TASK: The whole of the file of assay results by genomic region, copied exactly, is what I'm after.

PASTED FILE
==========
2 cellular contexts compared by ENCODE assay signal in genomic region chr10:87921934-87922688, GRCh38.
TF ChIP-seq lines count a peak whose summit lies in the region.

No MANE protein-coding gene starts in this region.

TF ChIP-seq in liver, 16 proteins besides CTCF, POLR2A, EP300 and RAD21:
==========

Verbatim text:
2 cellular contexts compared by ENCODE assay signal in genomic region chr10:87921934-87922688, GRCh38.
TF ChIP-seq lines count a peak whose summit lies in the region.

No MANE protein-coding gene starts in this region.

TF ChIP-seq in liver, 16 proteins besides CTCF, POLR2A, EP300 and RAD21: